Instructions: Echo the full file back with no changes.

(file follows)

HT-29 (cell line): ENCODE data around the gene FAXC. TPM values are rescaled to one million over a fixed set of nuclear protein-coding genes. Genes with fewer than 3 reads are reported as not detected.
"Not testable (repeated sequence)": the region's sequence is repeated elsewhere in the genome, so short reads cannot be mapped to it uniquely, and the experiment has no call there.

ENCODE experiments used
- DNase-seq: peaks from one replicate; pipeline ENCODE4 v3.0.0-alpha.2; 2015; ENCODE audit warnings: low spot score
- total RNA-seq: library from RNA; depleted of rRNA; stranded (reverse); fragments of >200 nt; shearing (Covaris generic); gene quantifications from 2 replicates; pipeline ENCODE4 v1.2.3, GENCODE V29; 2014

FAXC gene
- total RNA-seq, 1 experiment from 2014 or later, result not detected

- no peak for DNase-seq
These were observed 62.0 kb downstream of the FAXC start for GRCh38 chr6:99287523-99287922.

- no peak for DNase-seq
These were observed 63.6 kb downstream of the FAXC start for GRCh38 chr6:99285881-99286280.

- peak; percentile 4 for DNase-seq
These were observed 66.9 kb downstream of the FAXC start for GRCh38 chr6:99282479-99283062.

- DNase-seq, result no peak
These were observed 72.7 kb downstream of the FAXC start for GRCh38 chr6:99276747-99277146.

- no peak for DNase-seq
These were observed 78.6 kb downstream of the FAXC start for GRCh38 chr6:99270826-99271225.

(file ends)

HT-29 (cell line): ENCODE data around the gene FAXC. TPM values are rescaled to one million over a fixed set of nuclear protein-coding genes. Genes with fewer than 3 reads are reported as not detected.
"Not testable (repeated sequence)": the region's sequence is repeated elsewhere in the genome, so short reads cannot be mapped to it uniquely, and the experiment has no call there.

ENCODE experiments used
- DNase-seq: peaks from one replicate; pipeline ENCODE4 v3.0.0-alpha.2; 2015; ENCODE audit warnings: low spot score
- total RNA-seq: library from RNA; depleted of rRNA; stranded (reverse); fragments of >200 nt; shearing (Covaris generic); gene quantifications from 2 replicates; pipeline ENCODE4 v1.2.3, GENCODE V29; 2014

FAXC gene
- total RNA-seq, 1 experiment from 2014 or later, result not detected

- no peak for DNase-seq
These were observed 62.0 kb downstream of the FAXC start for GRCh38 chr6:99287523-99287922.

- no peak for DNase-seq
These were observed 63.6 kb downstream of the FAXC start for GRCh38 chr6:99285881-99286280.

- peak; percentile 4 for DNase-seq
These were observed 66.9 kb downstream of the FAXC start for GRCh38 chr6:99282479-99283062.

- DNase-seq, result no peak
These were observed 72.7 kb downstream of the FAXC start for GRCh38 chr6:99276747-99277146.

- no peak for DNase-seq
These were observed 78.6 kb downstream of the FAXC start for GRCh38 chr6:99270826-99271225.